After I got over the missing grid, the first thing I noticed was that there were so many crystals in my box — far, far too many crystals for one person to accumulate, month after month. I remembered Bienenfeld telling me he’s had thousands of crystals in his life, and I began to hyperventilate. In general, I’m anti-subscription box for the very simple reason that I hate having too much stuff: I’m an early adopter of the tiny-house movement (I live in a small New York apartment), and have a constant, manic compulsion to tidy. For most well-adjusted people, subscription boxes are an opportunity for surprise and delight, so take everything I say with a grain of salt.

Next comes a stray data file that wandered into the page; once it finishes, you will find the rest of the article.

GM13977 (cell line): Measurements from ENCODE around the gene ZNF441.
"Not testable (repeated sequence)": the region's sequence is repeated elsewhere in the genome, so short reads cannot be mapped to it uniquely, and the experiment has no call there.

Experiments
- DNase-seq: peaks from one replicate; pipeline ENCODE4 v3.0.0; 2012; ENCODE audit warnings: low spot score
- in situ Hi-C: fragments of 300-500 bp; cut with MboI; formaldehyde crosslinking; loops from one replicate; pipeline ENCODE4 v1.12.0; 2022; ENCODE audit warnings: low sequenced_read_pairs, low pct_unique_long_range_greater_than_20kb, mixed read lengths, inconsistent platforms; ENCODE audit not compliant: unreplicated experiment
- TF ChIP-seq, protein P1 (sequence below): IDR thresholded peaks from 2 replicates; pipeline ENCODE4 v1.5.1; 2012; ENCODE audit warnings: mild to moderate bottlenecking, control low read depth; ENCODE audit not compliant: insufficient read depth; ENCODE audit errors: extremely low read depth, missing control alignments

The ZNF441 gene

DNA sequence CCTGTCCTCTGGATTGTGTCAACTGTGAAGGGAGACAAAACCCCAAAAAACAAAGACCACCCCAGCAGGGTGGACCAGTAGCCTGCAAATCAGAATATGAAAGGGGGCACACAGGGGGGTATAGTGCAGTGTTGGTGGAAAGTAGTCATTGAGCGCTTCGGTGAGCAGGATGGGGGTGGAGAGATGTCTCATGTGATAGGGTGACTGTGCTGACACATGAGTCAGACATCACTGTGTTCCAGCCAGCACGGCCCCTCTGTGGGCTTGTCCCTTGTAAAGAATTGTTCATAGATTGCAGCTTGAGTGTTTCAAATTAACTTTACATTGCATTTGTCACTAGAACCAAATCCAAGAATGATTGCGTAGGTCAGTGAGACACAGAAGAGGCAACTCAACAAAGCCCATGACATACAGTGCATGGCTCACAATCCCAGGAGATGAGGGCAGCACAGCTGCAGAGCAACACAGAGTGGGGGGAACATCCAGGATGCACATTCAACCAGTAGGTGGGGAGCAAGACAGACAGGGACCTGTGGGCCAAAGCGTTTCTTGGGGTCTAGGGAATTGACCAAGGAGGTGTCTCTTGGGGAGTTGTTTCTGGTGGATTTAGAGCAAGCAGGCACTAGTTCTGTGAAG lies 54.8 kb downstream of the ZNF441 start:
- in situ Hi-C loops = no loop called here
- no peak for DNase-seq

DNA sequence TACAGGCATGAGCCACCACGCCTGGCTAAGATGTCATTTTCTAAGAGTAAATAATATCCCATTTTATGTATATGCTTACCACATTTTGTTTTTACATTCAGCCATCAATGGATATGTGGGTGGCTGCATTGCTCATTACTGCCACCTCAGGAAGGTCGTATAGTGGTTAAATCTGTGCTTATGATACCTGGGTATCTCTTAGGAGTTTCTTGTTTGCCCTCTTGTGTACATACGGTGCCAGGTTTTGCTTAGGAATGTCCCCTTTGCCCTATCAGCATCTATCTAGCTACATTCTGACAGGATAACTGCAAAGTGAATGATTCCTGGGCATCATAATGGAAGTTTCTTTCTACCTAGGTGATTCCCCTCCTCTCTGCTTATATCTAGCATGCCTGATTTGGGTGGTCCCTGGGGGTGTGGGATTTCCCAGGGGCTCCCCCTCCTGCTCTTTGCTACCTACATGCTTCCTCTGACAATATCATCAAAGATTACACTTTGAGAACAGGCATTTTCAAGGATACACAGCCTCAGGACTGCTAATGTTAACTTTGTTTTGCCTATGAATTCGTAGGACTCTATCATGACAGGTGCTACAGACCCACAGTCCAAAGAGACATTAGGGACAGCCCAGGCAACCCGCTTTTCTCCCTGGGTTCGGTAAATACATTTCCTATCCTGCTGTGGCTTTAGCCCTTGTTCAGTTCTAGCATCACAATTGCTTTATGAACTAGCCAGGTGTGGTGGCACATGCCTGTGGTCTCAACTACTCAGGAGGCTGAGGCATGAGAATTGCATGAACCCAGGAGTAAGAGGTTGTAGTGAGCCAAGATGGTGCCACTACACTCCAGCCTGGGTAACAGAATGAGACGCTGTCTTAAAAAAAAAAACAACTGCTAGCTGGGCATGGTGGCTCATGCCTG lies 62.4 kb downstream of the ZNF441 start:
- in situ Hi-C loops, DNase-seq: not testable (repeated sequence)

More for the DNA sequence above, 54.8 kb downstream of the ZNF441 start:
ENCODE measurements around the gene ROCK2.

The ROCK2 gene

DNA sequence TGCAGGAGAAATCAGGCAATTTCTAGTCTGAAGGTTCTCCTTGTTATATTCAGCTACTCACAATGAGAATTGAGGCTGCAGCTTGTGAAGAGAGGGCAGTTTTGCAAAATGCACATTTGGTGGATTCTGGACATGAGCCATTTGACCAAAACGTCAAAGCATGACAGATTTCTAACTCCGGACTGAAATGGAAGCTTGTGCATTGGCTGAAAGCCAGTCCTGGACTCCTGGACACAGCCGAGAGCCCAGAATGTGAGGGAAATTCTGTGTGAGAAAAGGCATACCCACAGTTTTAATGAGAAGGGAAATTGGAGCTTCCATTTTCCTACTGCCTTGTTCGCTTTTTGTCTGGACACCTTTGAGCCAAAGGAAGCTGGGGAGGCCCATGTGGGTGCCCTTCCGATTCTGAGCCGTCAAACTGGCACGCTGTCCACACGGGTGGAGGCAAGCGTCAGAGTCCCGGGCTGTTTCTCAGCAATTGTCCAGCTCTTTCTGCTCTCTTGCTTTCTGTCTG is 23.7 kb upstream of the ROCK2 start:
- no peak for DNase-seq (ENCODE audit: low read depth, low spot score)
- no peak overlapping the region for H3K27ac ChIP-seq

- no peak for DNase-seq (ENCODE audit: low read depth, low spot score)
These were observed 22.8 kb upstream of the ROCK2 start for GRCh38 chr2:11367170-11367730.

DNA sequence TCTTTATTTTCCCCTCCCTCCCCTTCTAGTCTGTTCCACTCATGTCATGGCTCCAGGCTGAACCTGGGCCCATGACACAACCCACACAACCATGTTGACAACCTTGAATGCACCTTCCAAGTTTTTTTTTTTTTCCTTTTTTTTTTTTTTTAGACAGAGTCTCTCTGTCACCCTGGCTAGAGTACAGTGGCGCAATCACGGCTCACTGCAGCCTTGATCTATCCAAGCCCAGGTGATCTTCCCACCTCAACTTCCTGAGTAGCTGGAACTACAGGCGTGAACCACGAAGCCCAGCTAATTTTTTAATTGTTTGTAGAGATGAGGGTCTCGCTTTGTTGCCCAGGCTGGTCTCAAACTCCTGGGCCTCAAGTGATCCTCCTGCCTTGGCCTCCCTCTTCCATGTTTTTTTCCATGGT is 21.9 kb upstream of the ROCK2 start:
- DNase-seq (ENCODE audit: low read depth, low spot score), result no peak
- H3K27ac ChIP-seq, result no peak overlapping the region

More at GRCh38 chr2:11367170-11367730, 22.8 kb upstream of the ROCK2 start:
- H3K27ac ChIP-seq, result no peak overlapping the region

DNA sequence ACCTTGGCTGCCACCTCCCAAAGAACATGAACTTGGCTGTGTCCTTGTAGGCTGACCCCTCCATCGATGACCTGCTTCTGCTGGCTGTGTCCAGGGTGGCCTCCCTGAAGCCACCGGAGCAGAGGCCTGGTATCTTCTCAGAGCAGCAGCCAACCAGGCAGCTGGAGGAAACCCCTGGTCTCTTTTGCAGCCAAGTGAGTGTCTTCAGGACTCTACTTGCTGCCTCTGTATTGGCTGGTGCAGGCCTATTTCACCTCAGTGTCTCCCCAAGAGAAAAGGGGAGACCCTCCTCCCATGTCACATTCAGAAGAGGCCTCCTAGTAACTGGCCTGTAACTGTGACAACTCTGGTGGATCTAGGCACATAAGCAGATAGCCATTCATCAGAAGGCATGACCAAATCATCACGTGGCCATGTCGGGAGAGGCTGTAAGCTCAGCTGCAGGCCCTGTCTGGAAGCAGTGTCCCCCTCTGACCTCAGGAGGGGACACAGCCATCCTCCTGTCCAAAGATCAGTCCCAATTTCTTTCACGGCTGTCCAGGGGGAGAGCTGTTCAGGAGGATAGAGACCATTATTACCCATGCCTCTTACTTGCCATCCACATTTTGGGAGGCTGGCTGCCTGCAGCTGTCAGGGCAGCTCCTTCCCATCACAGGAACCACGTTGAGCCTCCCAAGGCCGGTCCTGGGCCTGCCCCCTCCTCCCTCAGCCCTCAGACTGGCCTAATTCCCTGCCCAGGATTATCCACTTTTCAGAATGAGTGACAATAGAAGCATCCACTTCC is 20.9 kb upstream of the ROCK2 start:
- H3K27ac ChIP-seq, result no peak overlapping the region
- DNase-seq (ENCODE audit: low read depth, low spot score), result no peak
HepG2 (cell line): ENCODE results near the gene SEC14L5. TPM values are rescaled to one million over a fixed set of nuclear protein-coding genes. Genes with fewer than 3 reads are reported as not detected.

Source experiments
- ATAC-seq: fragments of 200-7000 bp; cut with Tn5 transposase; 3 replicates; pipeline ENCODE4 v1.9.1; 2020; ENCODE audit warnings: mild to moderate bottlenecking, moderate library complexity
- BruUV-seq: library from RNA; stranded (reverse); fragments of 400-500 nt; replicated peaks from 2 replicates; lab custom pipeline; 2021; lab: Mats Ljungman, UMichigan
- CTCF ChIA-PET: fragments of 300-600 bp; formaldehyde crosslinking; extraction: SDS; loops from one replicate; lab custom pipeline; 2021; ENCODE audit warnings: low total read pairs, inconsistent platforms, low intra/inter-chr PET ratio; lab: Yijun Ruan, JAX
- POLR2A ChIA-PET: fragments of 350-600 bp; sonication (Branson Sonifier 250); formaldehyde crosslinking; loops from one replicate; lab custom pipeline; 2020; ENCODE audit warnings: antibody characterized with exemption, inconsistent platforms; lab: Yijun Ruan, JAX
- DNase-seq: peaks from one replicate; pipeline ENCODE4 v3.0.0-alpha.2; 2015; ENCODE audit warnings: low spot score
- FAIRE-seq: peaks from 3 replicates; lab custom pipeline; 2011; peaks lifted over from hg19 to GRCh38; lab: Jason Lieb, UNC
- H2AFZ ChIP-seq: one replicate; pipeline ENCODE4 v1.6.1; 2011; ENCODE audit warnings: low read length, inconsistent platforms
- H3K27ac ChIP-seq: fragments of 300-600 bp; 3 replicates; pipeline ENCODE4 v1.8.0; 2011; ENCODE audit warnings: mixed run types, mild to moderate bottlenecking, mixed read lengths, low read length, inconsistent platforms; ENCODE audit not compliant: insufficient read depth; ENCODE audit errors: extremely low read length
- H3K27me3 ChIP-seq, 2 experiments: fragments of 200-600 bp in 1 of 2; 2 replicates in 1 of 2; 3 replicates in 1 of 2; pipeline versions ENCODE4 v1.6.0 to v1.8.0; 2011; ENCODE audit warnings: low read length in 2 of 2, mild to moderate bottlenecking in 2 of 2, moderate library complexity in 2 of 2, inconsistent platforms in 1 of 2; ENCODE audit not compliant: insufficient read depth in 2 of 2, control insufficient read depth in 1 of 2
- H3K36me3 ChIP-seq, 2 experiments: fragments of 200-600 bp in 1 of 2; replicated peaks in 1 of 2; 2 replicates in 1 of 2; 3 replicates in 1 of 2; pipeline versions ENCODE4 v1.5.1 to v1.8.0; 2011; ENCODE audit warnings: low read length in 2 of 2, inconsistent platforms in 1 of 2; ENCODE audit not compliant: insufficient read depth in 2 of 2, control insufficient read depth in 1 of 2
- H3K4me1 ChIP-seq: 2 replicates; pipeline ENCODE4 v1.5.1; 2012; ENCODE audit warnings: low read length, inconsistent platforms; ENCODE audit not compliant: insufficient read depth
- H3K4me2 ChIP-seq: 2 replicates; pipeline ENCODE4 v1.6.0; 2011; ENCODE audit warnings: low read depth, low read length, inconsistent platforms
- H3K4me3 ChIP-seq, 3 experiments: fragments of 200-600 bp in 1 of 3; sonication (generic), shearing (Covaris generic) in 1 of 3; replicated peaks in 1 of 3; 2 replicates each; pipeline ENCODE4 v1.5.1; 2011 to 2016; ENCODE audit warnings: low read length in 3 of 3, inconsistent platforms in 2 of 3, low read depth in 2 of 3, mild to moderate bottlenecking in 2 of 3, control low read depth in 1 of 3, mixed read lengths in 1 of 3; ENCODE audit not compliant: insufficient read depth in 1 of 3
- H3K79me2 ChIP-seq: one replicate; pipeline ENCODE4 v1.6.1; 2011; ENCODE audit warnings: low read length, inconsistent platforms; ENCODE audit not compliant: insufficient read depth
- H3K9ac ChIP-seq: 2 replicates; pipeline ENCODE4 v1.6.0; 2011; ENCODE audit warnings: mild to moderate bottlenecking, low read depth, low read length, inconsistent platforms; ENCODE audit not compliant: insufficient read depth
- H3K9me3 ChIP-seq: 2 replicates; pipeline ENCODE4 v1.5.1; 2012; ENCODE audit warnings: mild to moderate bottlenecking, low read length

Prior to receiving the box, I had impatiently insisted on asking, “What do crystals do?” — a question that reveals all too much about why I will never actually be a crystal person. Bienenfeld eschews following crystal guides, choosing instead to speak more generally about “energy.” “So the way I interact with crystals is, I’ll just see a crystal or pick one up and I’ll feel drawn to have it in my pocket,” he explained to me. “Just to hang out with it for a week, just hold it, and it will be my little buddy. And I don’t exactly know what it is doing, but I feel like it does something.”